“Country, and Western Landscapes” : Is there a ‘place’ for the Yanyuwa Tiger Shark song cycle within cultural heritage legislation and management practice in Australia.

Gorring, Dee (2001). “Country, and Western Landscapes” : Is there a ‘place’ for the Yanyuwa Tiger Shark song cycle within cultural heritage legislation and management practice in Australia. Honours Thesis, School of Social Science, The University of Queensland.

       
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Author Gorring, Dee
Thesis Title “Country, and Western Landscapes” : Is there a ‘place’ for the Yanyuwa Tiger Shark song cycle within cultural heritage legislation and management practice in Australia.
School, Centre or Institute School of Social Science
Institution The University of Queensland
Publication date 2001-01-01
Thesis type Honours Thesis
Open Access Status Not Open Access
Supervisor Anne Ross
Total pages 89
Language eng
Subjects 2002 Cultural Studies
Formatted abstract
In recent years a great deal has been written about the failure of Cultural Heritage legislation and management policies within Australia to deal with the recognition and therefore protection of all aspects of Indigenous cultural heritage. Much of the literature in this regard has been centered on Western notions of a bounded archaeological site as the main focus of legislation and management policies, which ignores the interconnectedness of different sites within a landscape. In addition to these critiques there has been a call from Indigenous communities for the inclusion of the more 'intangible' aspects of their cultural heritage such as stories, songs and designs which are interlinked with the more tangible aspects such as objects and sites. To highlight the problems inherent within Western concepts in relation to Indigenous cultural heritage, this paper investigates a Yanyuwa song cycle as an unbounded cultural heritage 'land and seascape' and the ability of current legislation within Australia to recognise and therefore protect such areas. Thus the concept of 'boundedness' and 'tangibility' are explored at length with focus being given to the conflicting views and concepts Indigenous and non-indigenous people have over land and seascapes within Australia based on traditional 'ways of seeing' inherent in each cultural perspective.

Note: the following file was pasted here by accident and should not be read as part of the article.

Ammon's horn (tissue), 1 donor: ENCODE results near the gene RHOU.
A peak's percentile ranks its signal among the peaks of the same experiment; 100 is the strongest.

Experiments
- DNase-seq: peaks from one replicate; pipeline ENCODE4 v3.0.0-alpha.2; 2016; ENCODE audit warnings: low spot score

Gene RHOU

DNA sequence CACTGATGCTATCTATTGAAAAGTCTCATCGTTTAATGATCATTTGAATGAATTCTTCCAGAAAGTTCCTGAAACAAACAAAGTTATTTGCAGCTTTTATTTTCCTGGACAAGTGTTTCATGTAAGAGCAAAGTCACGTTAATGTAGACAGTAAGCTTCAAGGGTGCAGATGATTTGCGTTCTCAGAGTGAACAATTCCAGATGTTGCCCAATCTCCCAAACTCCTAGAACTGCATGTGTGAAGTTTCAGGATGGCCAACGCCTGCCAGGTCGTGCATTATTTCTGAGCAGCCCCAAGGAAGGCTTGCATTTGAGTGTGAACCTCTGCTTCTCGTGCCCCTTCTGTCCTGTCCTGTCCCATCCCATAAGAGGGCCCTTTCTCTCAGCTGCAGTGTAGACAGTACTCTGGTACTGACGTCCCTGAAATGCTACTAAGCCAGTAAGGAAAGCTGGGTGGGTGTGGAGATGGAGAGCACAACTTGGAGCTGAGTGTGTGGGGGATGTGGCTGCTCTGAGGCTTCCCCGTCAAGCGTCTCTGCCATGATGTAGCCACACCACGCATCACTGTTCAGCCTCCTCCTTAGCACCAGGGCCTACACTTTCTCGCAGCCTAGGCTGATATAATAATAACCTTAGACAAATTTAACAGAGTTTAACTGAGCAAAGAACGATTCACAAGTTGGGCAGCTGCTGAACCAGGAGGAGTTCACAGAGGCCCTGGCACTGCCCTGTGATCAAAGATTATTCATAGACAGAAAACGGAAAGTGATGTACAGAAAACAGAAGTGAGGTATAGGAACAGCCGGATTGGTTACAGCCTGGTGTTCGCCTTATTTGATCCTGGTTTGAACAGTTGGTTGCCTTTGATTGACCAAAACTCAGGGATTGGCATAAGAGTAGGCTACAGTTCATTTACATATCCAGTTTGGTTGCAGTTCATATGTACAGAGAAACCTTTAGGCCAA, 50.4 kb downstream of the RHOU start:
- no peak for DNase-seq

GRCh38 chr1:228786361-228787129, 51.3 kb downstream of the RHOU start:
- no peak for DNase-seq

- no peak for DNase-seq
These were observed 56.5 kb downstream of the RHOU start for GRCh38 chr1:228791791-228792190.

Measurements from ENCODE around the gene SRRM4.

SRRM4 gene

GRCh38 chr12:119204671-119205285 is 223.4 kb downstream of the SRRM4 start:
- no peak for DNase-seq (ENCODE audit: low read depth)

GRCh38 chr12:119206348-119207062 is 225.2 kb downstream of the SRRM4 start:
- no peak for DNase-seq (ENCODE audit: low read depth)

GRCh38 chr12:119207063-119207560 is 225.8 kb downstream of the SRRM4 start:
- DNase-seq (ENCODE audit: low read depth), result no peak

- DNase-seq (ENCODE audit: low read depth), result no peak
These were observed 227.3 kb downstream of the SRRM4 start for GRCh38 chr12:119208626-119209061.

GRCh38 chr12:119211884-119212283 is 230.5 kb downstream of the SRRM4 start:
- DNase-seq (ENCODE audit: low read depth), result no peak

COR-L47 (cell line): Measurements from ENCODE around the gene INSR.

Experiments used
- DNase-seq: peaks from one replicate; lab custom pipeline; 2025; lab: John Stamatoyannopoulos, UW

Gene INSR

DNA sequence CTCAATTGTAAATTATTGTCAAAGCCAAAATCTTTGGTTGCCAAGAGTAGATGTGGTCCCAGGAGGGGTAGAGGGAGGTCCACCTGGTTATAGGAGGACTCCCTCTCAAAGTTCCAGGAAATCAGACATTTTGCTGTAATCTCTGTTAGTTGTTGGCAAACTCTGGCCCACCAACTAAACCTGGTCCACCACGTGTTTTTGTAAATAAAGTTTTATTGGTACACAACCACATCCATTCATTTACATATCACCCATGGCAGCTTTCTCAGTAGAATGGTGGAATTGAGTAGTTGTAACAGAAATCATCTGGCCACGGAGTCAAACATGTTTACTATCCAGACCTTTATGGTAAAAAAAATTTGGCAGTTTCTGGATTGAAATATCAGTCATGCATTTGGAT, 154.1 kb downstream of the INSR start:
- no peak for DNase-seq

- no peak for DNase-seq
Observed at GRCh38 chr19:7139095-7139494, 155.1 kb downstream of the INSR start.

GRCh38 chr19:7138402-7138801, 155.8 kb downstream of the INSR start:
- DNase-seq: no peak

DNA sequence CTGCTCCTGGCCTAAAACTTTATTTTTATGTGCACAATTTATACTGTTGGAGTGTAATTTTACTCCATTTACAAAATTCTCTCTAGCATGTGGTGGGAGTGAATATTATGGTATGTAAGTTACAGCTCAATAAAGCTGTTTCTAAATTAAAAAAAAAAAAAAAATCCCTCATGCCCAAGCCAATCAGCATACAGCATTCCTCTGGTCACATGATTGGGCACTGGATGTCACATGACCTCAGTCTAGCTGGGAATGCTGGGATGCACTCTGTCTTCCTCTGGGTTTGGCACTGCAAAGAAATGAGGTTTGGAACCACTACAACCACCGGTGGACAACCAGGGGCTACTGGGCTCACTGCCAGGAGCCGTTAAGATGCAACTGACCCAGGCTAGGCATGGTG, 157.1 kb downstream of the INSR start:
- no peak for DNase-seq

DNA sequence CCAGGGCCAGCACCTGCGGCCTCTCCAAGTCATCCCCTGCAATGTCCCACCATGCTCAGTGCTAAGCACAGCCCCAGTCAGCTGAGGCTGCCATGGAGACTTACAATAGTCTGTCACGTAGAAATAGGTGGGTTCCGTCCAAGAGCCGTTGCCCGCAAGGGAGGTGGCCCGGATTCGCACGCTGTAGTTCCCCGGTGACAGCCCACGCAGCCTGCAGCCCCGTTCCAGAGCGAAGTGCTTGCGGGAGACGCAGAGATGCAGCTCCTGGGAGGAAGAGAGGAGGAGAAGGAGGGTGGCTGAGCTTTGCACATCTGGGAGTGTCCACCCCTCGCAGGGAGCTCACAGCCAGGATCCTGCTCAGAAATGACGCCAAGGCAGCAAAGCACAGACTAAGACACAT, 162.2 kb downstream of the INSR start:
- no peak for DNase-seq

Keyword Yanyuwa Tiger Shark song cycle
Indigenous cultural heritage

 
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